T of C 
Qin as
Qin in
/ Song
Analysis History Ideo-
Personal email me search me
XLTQT / ToC   首頁
094. Moufu Admonishes his Lord
- yu mode, standard tuning:2 5 6 1 2 3 5 6
- also called Good Advice Poem 3
謀父匡君 1
Moufu Kuang Jun
一名祈招詩 Qizhao Shi
Mistakes corrected in the original Section 4 4      
The melody Moufu Kuang Jun, found only in Xilutang Qintong,5 is connected to a theme common in Confucian literature: an advisor must tell his lord to act properly. If the good advice is taken, the lord will succeed; if the good advice is not taken, the lord will fail. The advisor in the present case, Moufu, the Duke of Zhai,6 is recorded to have advised King Mu of Zhou (r. ca. 956-918)7 both how to treat his subjects and how to deal with neighboring countries. The connection with the poem Qizhao Shi suggests that this melody concerns how to treat subjects. In addition to being an alternate title, Qizhao Shi forms the lyrics that begin each of the nine sections of Moufu Kuang Jun. In this way the structure of the melody is similar to that of melody #28 Yanyi Ge, which also repeats a short set of lyrics at the beginning of each section.

The present lyrics are quoted in the Zuo Zhuan8 as part of a later story. Here King Ling of Chu (r. 541-529),9 who has been aggressive towards his neighbors and neglectful of his proper duties, does not heed advice from his retainer, Zige. Zige then relates to King Ling the story of Moufu admonishing King Mu, quoting the poem Qizhao Shi. Although King Ling then tries to follow this advice, he is unable to do so. As a result he loses his throne.

The original admonition by Moufu, as told in the Annals of History,10 is quite lengthy. King Mu was about to attack a tribal group some distance from home. Moufu, quoting not the Qizhao Shi but some lines (later) included in the Book of Poetry,11 says that although a king might attack a near neighbor who offends him, he should be much more careful about venturing so far afield as this.

The result of King Mu not taking the advice is related in Annal 5 of the Annals of History.12 Here it says that King Mu, who had become very fond of a certain Zao Fu because of his skill as a good driver, took a chariot with eight (or four) horses and went on an extended tour of the West, with no thought of returning home. King Yan of Xu13 took advantage of this to revolt, and so King Mu had to rush home to quell the rebellion.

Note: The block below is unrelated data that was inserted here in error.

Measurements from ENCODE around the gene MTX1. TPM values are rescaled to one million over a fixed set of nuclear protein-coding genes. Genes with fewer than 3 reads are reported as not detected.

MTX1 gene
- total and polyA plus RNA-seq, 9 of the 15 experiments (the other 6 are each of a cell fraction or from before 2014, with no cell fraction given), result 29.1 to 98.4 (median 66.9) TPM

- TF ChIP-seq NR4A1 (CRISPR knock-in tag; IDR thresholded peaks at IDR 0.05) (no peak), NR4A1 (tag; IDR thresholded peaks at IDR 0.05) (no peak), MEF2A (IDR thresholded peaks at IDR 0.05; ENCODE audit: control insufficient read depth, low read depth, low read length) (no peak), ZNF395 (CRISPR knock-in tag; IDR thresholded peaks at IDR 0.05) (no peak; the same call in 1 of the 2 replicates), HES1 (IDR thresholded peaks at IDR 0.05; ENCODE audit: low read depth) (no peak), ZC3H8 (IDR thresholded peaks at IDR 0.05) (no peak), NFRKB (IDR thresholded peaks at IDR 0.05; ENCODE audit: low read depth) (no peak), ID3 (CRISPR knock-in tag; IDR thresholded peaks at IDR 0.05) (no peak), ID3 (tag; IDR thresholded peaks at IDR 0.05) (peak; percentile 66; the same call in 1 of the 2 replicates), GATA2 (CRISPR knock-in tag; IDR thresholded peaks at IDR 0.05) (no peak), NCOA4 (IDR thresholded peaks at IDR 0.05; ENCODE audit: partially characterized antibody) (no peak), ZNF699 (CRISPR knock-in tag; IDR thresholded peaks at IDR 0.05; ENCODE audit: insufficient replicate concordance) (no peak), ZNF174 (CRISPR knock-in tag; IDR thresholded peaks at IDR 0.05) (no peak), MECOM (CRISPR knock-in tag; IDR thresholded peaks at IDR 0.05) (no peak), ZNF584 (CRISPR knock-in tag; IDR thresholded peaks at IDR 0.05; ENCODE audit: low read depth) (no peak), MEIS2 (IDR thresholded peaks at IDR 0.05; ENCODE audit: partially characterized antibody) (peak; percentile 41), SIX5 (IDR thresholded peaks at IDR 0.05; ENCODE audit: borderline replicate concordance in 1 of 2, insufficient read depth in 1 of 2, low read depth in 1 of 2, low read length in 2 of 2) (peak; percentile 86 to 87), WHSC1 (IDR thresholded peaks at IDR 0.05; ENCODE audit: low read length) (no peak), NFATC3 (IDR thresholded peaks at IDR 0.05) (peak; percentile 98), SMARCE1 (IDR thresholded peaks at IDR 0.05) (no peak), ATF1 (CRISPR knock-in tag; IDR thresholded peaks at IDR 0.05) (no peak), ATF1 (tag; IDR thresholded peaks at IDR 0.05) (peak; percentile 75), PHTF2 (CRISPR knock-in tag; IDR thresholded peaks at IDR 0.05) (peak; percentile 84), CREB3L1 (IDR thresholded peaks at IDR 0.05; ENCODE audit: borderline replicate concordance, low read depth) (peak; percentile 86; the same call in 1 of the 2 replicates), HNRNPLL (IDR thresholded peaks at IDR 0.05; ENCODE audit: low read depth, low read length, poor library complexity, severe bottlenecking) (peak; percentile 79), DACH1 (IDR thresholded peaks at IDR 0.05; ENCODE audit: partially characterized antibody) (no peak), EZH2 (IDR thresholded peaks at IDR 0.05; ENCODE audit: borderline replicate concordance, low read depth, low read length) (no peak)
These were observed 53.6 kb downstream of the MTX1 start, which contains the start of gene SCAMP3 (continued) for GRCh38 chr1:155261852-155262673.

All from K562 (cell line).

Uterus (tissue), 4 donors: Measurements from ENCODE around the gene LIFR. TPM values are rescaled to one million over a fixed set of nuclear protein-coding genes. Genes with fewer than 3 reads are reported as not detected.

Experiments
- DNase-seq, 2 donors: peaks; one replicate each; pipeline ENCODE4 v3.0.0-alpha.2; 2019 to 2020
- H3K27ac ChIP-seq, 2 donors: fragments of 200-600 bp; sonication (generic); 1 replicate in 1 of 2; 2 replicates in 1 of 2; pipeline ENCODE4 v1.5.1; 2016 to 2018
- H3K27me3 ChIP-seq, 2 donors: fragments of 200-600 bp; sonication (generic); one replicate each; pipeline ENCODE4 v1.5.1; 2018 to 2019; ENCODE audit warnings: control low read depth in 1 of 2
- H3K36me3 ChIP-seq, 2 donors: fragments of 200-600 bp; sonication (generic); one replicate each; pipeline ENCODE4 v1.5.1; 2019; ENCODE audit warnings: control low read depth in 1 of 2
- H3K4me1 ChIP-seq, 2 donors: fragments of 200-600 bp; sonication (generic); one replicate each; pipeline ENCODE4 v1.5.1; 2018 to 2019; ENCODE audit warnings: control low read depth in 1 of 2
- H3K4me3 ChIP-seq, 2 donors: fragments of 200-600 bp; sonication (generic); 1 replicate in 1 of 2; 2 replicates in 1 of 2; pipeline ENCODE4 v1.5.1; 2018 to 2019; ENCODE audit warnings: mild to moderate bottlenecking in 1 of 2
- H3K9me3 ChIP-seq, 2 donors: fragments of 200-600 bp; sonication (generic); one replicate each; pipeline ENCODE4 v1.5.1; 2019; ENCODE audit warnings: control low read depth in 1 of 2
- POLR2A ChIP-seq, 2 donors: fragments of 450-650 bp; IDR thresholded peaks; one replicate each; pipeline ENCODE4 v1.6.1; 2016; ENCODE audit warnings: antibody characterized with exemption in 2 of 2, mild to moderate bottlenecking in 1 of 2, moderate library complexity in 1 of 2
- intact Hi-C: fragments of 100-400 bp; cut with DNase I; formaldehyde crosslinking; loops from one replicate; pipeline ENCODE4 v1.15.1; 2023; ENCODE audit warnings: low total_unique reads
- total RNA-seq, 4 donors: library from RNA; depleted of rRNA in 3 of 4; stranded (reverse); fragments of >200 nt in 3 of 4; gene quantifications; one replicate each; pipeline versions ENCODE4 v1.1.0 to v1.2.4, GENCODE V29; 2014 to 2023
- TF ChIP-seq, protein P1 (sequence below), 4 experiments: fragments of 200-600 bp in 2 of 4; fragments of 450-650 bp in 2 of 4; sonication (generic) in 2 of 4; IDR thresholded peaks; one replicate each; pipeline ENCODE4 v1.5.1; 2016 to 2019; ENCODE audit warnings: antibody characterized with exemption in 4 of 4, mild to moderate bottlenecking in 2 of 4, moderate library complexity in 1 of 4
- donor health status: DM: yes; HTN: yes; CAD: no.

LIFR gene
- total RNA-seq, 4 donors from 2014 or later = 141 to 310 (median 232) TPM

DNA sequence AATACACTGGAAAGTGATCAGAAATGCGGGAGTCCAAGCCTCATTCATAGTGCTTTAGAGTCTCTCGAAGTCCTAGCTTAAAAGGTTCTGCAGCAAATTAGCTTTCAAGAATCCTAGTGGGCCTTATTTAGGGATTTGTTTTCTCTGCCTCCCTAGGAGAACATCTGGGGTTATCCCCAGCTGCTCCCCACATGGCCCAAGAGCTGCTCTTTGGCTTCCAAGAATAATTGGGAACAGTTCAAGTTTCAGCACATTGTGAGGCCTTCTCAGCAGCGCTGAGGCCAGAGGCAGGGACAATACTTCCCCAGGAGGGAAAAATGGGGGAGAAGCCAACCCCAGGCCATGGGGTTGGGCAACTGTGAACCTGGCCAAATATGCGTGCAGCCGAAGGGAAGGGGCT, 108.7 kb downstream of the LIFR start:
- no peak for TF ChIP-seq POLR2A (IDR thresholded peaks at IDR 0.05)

In his set of poems called Letting My Feelings Arise While Resting in My Studio (Zhai Ju Gan Xing) the neo-Confucian philosopher Zhu Xi (1130-1200) commented on this as follows:14

The gentlemen look at Mu Tianzi (i.e., King Mu of Zhou), for 10,000 li he did thorough investigation over wheel tracks. If it weren't for the Qizhao Shi the Xu region manage imperial extreme. (???)

The legalist philosophical text Han Feizi reports that King Yan of Xu was a virtuous ruler but he lost his kingdom. This is presented as evidence that kings must be strong as well as virtuous.15

There seem to be an unusually large number of mistakes in the tablature. Perhaps the last sentence of the original preface suggests that Wang Zhi had noticed the mistakes on an old manuscript, but didn't think he knew the melody well enough to correct it himself.16

My reconstruction is incomplete, and there are no available recordings.

Original preface (not finalized)17

King Mu of Zhou rode on an eight horse (chariot) as he rambled all over. Moufu Duke of Zhai admonished the king, and because of this urging (the king) became aware of the truth. At (another) time King Yan of Xu often moved about the Zhou throne (?). As a result the philosopher Zhu Xi said, "If it weren't for the Qizhao Shi the Xu region manage imperial extreme." This melody is old and elegant; those who understand it should get it for themselves.

Music and Lyrics18)
Nine sections (untitled)
- each section begins by setting the Qizhao Shi to music. These lyrics are as follows (see with original text):

(Moufu's) good advice is very solemn, appropriate to virtue and fame.
It considers (the accuracy of) our king's measures and movements, to be as valuable as his gems or gold.
His regulations should be appropriate to the people's capabilities, and he should not have the heart of a drunkard or glutton.

(Not yet recorded)
00.00   1.
00.00   2.
00.00   3.
00.00   4.
00.00   5.
00.00   6.
00.00   7.
00.00   8.
00.00   9.
00.00   Closing harmonics
00.00   End

Footnotes (Shorthand references are explained on a
separate page)

1. Moufu Kuang Jun 謀父匡君